Death was not part of God’s original intention for his creation. Rather, it was a consequence of Adam and Eve’s rebellion (Gen. 3:19). For most people, their inevitable death generates more fear than anything else. They will do nearly anything to delay its onset. Yet from the perspective of God’s Kingdom, death is a defeated enemy. We need not fear death. To those in the Kingdom, the almighty King says, “Do not be afraid. I am the First and the Last. I am the Living One; I was dead, and behold I am alive forever and ever! And I hold the keys of death and Hades” (Rev. 1:17- 18).

The apostle Paul described this fearless approach: "For he [Jesus] must reign until he has put all his enemies under his feet. The last enemy to be destroyed is death” (1 Co. 15:25-26, author’s italics). Jesus has authority over everything, including death. He even had authority over his own death (Jn. 10:17-18). He also conquered the fear of death. Humans grapple with the fear of dying, and Christians are not immune. Death evokes an apprehension of the unknown and a separation from loved ones. Even Jesus struggled in the Garden of Gethsemane over his approaching death (Mt. 26:38-39). Yet the cross defeated Satan and the fear of death.

Jesus conquered death so we might experience eternal life in his Kingdom. The writer of Hebrews explains, “He too shared in their humanity so that by his death he might destroy him who holds the power of death—that is, the devil—and free those who all their lives were held in slavery by their fear of death (Heb. 2:14-15, author’s italics). Because Jesus conquered the fear of death that enslaved us, we might also think he died to set us free from suffering. Instead, being set free from the fear of death, we are free to risk, to suffer, and to give our lives for the sake of his Kingdom, regardless of the personal cost. The blood of the martyrs gives testimony to this (Heb. 11:32-40). The Kingdom of God is characterized by righteousness, peace, and joy (Rom. 14:17), but also by suffering. The Apostle Peter explains that “to this you were called, because Christ suffered for you, leaving you an example, that you should follow in his steps” (1 Pe. 2:21).

We have not been set free from suffering, but we have been set free from the fear of death. With the Church through the ages we proclaim, “Death has been swallowed up in victory. Where, O death, is your victory? Where, O death, is your sting?” The sting of death is sin, and the power of sin is the law. But thanks be to God! He gives us the victory through our Lord Jesus Christ (1 Co.15:54-56).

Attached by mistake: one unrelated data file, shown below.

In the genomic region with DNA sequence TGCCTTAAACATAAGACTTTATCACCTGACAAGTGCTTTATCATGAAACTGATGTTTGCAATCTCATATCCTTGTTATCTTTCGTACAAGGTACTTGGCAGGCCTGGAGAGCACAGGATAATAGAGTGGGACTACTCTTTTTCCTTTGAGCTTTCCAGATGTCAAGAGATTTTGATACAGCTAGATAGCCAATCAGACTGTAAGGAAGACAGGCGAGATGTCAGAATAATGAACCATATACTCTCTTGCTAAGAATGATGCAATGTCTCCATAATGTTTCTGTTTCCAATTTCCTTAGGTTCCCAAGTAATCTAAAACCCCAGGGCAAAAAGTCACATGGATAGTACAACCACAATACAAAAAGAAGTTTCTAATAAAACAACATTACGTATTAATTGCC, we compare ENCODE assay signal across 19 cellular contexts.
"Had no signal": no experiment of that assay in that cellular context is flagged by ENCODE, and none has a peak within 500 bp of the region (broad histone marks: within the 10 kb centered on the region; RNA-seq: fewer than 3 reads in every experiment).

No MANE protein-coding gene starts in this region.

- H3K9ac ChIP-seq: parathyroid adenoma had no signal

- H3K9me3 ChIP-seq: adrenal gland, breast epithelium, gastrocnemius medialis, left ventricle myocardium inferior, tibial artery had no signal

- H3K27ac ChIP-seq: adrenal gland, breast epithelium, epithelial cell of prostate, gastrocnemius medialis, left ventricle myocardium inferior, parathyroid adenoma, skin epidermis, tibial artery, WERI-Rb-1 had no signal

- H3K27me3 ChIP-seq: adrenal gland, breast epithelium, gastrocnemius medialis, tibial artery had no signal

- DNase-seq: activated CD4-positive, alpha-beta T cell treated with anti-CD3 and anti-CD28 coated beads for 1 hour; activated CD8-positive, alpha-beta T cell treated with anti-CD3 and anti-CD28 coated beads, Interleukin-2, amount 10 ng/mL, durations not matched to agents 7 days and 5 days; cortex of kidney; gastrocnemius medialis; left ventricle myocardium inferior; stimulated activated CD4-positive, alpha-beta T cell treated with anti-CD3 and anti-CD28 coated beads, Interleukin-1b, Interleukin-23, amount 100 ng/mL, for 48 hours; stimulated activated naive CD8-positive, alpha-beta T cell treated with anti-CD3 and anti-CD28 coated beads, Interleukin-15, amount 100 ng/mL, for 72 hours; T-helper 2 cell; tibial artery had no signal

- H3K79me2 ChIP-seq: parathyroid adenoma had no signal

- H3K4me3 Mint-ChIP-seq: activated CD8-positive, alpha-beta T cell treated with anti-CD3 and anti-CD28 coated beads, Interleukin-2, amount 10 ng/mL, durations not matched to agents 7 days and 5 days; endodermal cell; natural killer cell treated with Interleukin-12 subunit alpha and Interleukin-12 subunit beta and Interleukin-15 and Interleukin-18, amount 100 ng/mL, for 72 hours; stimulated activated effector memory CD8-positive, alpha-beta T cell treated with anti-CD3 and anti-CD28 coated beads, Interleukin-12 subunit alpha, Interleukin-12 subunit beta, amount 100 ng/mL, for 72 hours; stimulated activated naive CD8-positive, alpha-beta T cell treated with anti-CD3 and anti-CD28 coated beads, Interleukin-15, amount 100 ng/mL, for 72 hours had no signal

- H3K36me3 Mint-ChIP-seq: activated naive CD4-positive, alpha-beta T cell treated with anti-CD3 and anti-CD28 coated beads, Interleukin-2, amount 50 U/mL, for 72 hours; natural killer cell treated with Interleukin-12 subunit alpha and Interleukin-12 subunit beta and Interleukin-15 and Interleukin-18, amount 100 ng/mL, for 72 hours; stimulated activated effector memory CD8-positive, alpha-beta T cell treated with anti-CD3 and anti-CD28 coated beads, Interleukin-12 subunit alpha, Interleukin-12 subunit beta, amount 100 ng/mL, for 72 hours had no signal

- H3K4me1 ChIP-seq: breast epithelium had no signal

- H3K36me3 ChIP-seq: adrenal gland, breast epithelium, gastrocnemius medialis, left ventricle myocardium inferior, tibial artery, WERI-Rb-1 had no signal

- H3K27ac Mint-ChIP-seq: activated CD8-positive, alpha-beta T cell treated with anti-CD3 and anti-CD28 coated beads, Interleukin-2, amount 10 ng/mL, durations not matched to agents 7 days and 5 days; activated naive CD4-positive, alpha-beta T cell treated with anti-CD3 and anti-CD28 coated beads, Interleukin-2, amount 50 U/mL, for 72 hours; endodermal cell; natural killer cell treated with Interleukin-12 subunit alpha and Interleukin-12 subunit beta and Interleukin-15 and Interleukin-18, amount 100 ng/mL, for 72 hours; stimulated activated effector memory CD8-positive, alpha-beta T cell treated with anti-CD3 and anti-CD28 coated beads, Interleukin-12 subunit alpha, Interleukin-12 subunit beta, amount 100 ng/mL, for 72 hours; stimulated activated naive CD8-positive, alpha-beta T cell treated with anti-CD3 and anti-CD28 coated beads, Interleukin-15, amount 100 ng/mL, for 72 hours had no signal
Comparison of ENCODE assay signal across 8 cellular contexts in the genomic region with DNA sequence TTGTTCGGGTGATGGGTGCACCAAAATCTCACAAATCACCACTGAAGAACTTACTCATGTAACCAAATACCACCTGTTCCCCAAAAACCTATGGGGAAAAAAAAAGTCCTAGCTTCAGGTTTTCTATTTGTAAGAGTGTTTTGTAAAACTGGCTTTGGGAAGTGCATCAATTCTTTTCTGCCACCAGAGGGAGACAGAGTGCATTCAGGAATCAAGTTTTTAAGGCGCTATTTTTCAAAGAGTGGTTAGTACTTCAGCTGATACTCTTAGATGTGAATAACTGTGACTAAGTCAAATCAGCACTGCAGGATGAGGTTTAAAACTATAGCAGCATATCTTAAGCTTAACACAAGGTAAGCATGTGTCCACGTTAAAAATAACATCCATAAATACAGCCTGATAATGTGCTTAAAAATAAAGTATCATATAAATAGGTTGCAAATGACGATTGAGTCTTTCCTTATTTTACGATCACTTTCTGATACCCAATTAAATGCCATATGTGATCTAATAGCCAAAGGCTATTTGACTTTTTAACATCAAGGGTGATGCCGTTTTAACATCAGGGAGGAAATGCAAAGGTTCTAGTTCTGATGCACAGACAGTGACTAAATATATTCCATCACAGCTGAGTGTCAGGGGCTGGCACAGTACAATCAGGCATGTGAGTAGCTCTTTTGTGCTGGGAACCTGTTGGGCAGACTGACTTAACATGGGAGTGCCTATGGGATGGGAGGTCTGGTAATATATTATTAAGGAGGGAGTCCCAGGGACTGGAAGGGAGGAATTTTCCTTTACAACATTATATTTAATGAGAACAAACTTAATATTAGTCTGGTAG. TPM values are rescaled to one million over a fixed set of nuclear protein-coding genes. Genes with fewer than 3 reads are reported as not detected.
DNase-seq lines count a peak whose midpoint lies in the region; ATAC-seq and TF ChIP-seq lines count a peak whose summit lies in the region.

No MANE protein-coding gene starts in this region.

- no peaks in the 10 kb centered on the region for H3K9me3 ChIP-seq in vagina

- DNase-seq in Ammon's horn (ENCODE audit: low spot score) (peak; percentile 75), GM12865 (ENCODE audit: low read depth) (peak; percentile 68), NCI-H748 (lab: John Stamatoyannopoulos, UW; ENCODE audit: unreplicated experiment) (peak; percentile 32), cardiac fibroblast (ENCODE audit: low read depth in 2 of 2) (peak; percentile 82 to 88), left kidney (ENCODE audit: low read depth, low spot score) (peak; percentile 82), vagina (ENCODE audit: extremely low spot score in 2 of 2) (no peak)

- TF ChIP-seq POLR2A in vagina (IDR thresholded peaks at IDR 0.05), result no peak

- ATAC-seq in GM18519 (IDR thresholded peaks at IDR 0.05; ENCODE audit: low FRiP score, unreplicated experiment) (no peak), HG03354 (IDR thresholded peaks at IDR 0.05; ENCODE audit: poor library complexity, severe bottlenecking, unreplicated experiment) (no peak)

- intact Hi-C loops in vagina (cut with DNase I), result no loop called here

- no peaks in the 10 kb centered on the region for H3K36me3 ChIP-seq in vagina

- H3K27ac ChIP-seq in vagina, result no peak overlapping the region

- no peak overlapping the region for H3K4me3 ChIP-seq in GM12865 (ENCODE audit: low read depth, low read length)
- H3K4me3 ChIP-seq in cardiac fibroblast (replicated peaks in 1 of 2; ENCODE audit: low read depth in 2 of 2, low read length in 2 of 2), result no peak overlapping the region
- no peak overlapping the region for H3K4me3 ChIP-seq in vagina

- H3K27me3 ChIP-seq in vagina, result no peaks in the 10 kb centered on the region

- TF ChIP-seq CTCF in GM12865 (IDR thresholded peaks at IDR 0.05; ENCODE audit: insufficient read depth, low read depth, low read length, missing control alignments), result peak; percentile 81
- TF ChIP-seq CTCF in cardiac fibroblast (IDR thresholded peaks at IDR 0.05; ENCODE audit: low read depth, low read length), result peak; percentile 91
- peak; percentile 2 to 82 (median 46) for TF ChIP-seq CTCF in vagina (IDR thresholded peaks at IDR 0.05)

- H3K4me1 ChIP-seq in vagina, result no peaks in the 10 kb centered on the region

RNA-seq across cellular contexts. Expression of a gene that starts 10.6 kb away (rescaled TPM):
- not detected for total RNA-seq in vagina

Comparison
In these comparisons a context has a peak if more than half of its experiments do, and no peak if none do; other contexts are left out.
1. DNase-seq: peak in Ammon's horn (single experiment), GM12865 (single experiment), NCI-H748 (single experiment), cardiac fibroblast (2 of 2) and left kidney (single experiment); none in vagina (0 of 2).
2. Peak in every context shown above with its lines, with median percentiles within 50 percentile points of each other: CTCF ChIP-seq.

~ Darrow Miller God's Unshakable Kingdom

Dear friends, the Gospel is true!

So, many of you may have already heard from Rebecca and Caleb their most recent news regarding their growing family. If you haven't, here is a copy of the letter that the Faries' sent yesterday evening:

Dear Friends,
Ok, about an hour after I sent out our big announcement (which took us hours of prayer and preparation to send out) I discovered that we are not only preparing for babies from Ethiopia, but I am also pregnant. We have really laughed a lot at our house and wondered what in the world God is planning for us. After we got over our initial surprise we started to really think about why we want to adopt. We want to adopt not just because we want to have babies in our arms and in our home: we want to adopt so these babies will have homes and parents' arms. We want to adopt not because we want a baby, but because babies need families. Certainly our motives are mixed, and certainly we have no idea what we are getting into. But we decided that we wanted to continue with the adoption process alongside this pregnancy.
We met with our social worker and spilled our good news to her, fearing that she would think we were completely crazy, and she laughed and told us that she, too, was pregnant when she adopted her son. We couldn't believe how God was putting people around us to encourage us in our crazy mission. Our social worker agreed to talk to the adoption agency on our behalf. We prayed that God would take away our zeal for this if the answer was "no". We waited while our social worker and adoption agency met and discussed.
Our adoption agency, however, in spite of our spirited petitions and letters, believes that it would be best for our family to wait to adopt until after our biological baby is born. This process took two weeks and during those weeks we have felt so sad at the loss of these boys that we have started imagining as our own. But now we know that the boys that God has planned for our family will not be ready to be adopted until we are allowed to adopt them. CWA will let us get a referral beginning in October 2009. It is hard to Caleb and I to wait. (But my morning sickness sure helps me to be thankful that I'm only taking care of Beatrice right now).